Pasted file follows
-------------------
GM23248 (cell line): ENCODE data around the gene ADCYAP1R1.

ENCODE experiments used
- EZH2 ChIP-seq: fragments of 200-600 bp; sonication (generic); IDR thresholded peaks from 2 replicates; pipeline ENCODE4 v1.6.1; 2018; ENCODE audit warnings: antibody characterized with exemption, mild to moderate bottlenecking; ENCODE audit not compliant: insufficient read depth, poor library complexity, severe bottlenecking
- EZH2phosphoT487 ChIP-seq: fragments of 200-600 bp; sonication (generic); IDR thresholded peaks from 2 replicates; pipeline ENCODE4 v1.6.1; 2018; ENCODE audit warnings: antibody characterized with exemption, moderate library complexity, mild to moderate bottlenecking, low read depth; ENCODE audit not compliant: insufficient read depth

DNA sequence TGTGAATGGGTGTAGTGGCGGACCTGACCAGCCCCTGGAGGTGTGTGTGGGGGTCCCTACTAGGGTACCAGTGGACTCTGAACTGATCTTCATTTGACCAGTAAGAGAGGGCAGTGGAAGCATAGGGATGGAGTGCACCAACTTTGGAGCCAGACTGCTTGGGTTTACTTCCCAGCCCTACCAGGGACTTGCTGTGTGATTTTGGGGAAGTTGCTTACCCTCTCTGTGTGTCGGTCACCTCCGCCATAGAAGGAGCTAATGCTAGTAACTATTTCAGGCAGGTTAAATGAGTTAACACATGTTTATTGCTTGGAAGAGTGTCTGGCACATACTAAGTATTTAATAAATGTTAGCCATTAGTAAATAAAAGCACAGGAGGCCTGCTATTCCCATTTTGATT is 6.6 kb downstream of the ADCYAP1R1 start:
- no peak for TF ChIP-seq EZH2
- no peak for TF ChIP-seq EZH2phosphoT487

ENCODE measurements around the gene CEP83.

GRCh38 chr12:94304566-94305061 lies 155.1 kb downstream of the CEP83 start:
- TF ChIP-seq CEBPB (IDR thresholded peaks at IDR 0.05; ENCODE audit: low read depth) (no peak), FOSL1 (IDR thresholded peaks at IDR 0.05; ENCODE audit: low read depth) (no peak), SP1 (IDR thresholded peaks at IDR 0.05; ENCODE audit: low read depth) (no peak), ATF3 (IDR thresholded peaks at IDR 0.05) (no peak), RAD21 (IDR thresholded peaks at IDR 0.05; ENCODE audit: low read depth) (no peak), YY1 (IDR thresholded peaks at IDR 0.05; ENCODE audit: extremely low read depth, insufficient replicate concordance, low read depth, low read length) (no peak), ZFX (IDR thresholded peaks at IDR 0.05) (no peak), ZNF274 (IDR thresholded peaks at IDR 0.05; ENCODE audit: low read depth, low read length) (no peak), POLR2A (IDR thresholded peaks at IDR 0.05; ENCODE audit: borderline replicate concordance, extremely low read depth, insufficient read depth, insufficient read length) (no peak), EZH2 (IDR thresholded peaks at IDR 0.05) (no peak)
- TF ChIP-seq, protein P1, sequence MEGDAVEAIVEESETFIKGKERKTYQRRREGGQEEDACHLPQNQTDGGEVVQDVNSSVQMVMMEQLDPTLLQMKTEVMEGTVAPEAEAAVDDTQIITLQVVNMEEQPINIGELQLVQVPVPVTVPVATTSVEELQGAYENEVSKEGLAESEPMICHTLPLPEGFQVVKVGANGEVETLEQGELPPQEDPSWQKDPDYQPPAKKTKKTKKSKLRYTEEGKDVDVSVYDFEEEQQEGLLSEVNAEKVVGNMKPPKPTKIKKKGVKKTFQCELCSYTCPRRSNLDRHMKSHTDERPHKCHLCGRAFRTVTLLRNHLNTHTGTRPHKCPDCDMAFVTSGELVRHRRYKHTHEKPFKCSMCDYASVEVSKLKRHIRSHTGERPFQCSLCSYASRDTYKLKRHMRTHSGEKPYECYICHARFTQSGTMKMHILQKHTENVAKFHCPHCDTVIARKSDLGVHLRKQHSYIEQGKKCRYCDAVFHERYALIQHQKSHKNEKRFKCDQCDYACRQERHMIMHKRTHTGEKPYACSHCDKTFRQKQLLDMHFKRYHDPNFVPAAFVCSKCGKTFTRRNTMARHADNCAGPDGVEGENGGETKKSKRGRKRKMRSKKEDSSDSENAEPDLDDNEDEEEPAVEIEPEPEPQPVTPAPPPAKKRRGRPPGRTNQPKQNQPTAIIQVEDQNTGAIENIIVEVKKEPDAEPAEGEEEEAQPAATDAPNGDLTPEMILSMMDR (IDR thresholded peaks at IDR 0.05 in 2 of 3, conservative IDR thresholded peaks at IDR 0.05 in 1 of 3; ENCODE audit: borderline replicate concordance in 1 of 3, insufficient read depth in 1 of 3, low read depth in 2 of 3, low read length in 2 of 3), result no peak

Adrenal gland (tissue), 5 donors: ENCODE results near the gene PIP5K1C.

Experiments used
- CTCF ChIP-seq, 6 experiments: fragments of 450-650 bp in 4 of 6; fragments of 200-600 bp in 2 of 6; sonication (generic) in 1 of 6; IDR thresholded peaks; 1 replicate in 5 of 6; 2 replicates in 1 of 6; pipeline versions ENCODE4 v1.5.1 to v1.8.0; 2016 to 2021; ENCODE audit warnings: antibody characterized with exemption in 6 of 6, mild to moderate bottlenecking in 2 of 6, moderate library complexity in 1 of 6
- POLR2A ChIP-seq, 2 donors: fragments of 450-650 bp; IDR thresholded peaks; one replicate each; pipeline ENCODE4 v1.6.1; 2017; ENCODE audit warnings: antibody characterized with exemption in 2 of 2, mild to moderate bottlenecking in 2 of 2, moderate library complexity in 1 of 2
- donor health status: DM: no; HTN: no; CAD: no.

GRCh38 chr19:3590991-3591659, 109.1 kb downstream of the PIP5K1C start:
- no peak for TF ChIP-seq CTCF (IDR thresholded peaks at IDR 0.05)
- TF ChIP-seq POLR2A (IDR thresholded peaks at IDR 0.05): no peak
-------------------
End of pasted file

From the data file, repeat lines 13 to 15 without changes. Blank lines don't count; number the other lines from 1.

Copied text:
Experiments used
- CTCF ChIP-seq, 6 experiments: fragments of 450-650 bp in 4 of 6; fragments of 200-600 bp in 2 of 6; sonication (generic) in 1 of 6; IDR thresholded peaks; 1 replicate in 5 of 6; 2 replicates in 1 of 6; pipeline versions ENCODE4 v1.5.1 to v1.8.0; 2016 to 2021; ENCODE audit warnings: antibody characterized with exemption in 6 of 6, mild to moderate bottlenecking in 2 of 6, moderate library complexity in 1 of 6
- POLR2A ChIP-seq, 2 donors: fragments of 450-650 bp; IDR thresholded peaks; one replicate each; pipeline ENCODE4 v1.6.1; 2017; ENCODE audit warnings: antibody characterized with exemption in 2 of 2, mild to moderate bottlenecking in 2 of 2, moderate library complexity in 1 of 2